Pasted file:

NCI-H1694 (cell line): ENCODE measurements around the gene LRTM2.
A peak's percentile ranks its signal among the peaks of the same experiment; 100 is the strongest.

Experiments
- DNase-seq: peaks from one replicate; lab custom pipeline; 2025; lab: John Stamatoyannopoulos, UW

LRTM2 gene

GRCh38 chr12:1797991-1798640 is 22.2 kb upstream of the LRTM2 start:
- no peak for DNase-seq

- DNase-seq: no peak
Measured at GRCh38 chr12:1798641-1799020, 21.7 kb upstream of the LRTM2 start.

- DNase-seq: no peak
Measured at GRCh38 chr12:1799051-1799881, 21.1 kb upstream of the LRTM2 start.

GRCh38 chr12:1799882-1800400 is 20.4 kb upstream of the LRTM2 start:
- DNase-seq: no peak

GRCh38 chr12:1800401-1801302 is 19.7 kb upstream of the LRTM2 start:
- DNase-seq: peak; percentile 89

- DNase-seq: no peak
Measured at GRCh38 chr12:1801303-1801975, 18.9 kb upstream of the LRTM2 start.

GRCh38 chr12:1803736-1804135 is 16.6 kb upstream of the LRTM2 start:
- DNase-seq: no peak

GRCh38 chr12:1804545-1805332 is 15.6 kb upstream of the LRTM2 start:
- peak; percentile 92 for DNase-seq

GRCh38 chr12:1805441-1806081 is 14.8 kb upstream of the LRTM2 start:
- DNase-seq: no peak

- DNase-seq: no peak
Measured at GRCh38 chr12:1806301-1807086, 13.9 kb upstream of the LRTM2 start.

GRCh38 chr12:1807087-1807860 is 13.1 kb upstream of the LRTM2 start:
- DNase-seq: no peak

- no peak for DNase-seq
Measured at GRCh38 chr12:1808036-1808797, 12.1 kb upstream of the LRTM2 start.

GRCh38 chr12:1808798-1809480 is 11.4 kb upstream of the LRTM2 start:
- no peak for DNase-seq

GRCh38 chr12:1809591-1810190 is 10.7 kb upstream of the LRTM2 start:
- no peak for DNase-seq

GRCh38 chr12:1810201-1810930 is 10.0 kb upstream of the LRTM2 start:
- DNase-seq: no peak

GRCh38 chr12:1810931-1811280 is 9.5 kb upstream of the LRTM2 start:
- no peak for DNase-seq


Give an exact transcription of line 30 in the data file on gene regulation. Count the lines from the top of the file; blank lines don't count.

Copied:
GRCh38 chr12:1808798-1809480 is 11.4 kb upstream of the LRTM2 start: